Life is pleasant. Death is peaceful. It’s the transition that’s troublesome in Death Be Damned #1 REVIEW

Feb 8, 2017


Death Be Damned #1
BOOM! Studios

Written by: Ben Acker, Ben Blacker and Andrew Miller
Illustrated by: Hannah Christenson
Colors by: Juan Useche

A group of bandits rides through the plains as a woman, left for dead, emerges to find everyone she loves has been murdered. As she saddles up the last living horse on her property and arms herself for revenge, a man named Gattis takes his deceased brother to the local mortician, but when he’s left alone with the body, something unexpected and disturbing happens. Eventually the young woman makes her way to town looking for information on the men who killed her family. As she gets closer to one of the men involved, the encounter does not end well for her.

As she swirls between life and death, she is saved by the Native American mortician in a ritual that the both of them can’t believe actually worked. The woman is skeptical, angry and bent on the revenge that she continues to be denied while the mortician tries to explain to her the miracle that she’s endured. The two of them come to a final confrontation that seems to serve as the dynamic of their relationship and if the epilogue of this issue is any indication, that relationship is going to get a lot more complicated.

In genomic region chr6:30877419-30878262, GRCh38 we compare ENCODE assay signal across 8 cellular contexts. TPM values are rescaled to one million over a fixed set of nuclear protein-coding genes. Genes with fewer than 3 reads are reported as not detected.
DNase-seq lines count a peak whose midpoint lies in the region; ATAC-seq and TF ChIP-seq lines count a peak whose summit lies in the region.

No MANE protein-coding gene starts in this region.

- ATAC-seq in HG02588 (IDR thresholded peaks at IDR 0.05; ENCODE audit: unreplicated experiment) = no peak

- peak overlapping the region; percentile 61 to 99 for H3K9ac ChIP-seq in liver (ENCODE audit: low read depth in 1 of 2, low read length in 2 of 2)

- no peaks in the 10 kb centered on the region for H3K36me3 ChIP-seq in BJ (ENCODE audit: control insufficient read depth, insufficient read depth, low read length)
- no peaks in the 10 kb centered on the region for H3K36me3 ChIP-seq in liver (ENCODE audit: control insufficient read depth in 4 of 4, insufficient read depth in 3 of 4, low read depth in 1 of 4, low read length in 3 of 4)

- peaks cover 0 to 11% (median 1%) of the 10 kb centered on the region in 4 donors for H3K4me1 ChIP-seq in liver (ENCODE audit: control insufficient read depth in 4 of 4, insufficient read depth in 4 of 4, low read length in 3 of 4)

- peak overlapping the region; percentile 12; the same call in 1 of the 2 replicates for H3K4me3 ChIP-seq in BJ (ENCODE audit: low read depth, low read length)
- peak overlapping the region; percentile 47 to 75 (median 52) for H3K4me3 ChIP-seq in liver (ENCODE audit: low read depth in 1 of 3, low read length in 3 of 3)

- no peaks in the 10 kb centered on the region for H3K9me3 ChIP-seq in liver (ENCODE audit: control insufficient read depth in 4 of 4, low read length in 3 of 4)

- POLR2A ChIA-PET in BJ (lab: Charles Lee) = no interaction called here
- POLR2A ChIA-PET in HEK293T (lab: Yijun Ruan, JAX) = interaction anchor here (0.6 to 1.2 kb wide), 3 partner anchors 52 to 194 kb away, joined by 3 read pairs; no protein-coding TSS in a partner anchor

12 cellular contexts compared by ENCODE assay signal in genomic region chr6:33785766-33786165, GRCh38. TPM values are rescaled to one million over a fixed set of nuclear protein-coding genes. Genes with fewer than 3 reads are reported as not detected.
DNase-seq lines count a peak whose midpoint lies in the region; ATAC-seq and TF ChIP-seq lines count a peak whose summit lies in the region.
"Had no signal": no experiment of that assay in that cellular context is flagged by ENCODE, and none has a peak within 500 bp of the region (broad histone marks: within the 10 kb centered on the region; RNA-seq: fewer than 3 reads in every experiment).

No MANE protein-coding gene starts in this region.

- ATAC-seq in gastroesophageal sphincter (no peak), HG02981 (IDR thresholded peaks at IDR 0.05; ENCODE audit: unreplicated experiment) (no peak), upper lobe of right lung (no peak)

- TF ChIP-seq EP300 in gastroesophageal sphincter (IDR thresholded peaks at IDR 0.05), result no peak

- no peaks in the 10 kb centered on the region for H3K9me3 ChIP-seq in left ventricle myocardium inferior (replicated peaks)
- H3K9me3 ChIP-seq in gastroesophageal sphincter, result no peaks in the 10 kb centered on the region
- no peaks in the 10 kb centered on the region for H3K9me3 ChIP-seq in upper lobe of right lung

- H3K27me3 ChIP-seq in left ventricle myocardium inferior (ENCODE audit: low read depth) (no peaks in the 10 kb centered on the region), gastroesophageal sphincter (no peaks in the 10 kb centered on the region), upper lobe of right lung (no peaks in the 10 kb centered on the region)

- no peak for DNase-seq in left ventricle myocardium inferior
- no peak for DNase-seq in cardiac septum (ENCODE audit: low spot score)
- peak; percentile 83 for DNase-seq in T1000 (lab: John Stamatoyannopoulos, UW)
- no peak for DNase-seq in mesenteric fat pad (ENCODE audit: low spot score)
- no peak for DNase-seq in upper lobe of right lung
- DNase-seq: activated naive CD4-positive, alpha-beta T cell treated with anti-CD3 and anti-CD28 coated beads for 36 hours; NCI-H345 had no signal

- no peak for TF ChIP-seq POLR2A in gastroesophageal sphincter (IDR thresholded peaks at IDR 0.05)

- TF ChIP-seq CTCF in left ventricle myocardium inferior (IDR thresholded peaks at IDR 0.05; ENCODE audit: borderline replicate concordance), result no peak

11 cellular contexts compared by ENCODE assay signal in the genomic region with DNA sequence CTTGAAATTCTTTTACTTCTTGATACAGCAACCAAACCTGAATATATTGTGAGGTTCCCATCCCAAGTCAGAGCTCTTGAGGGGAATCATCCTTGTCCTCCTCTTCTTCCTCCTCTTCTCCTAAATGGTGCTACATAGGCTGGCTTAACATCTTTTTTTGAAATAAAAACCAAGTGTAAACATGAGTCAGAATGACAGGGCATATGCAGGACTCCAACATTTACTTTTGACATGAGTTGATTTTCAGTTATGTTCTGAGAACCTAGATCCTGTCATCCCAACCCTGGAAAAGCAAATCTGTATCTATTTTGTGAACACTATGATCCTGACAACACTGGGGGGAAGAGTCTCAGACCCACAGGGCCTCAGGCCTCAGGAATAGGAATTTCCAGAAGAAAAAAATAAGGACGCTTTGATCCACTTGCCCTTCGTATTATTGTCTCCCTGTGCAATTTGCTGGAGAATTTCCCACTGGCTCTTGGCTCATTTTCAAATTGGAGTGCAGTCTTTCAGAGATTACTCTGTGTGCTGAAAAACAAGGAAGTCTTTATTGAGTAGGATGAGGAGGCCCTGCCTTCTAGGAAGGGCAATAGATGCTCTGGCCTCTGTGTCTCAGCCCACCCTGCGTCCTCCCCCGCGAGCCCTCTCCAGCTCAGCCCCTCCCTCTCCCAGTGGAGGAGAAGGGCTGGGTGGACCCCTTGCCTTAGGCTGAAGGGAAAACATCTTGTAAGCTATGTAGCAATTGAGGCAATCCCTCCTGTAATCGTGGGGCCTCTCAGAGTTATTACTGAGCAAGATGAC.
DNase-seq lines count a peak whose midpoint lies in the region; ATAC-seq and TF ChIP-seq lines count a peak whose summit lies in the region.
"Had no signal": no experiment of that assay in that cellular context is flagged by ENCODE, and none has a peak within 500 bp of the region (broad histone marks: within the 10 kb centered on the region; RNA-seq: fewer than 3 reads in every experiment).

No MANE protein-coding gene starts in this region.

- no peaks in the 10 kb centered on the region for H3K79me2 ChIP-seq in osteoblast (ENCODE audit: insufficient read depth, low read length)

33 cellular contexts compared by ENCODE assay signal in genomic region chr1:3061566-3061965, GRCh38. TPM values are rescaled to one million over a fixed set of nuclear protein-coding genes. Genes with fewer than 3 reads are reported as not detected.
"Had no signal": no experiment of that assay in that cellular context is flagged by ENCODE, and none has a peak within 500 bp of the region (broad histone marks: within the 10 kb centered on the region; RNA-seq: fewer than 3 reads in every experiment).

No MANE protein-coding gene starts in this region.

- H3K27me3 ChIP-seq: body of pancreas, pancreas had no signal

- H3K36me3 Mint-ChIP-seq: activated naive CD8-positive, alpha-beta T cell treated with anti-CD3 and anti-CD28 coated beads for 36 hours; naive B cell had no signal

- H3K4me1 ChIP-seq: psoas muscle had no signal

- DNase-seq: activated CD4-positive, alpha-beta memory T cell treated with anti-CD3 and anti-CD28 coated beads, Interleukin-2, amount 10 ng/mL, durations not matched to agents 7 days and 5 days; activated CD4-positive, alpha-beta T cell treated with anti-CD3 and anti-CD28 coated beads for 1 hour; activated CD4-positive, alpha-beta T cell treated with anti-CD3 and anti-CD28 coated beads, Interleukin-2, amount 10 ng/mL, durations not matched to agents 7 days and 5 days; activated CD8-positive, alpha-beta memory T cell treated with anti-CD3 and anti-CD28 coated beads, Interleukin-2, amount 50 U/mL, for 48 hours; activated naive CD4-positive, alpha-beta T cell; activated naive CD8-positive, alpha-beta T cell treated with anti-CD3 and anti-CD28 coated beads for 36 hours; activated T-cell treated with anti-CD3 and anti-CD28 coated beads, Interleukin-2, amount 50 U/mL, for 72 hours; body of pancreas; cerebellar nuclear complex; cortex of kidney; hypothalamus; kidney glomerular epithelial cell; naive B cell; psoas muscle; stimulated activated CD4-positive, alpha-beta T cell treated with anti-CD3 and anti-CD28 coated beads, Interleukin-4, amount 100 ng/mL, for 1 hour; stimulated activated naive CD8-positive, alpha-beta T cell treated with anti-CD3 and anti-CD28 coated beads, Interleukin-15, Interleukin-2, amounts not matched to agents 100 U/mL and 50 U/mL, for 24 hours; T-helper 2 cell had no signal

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Ben Acker, Ben Blacker and Andrew Miller have crafted a classic western revenge story. The back drop and the dialogue are dripping with tropes of the genre that are effective for a reason. The relationship dynamics with the people in the town can be a little clichéd as you want a sense of place in this town, but that might be the point. With the exception of a couple of minor characters, no one in the story has been introduced by name. There is no indication of who these characters are and the lack of personal connection could, hopefully, lead to something interesting in the narrative.

The artwork by Hannah Christenson does the same thing as the narrative. There is a lack of fine details which make the art pop as you follow the panels. The detail is reserved for the protagonist and her purpose, so the backgrounds and the background characters tend to blend into each other, narrowing one’s focus. This is a really good use of  minimalism that serves the story without taking the reader out of it. The epilogue of the first issue opens up some interesting doors. Hopefully, the creative team will take us on a satisfactory journey through them.

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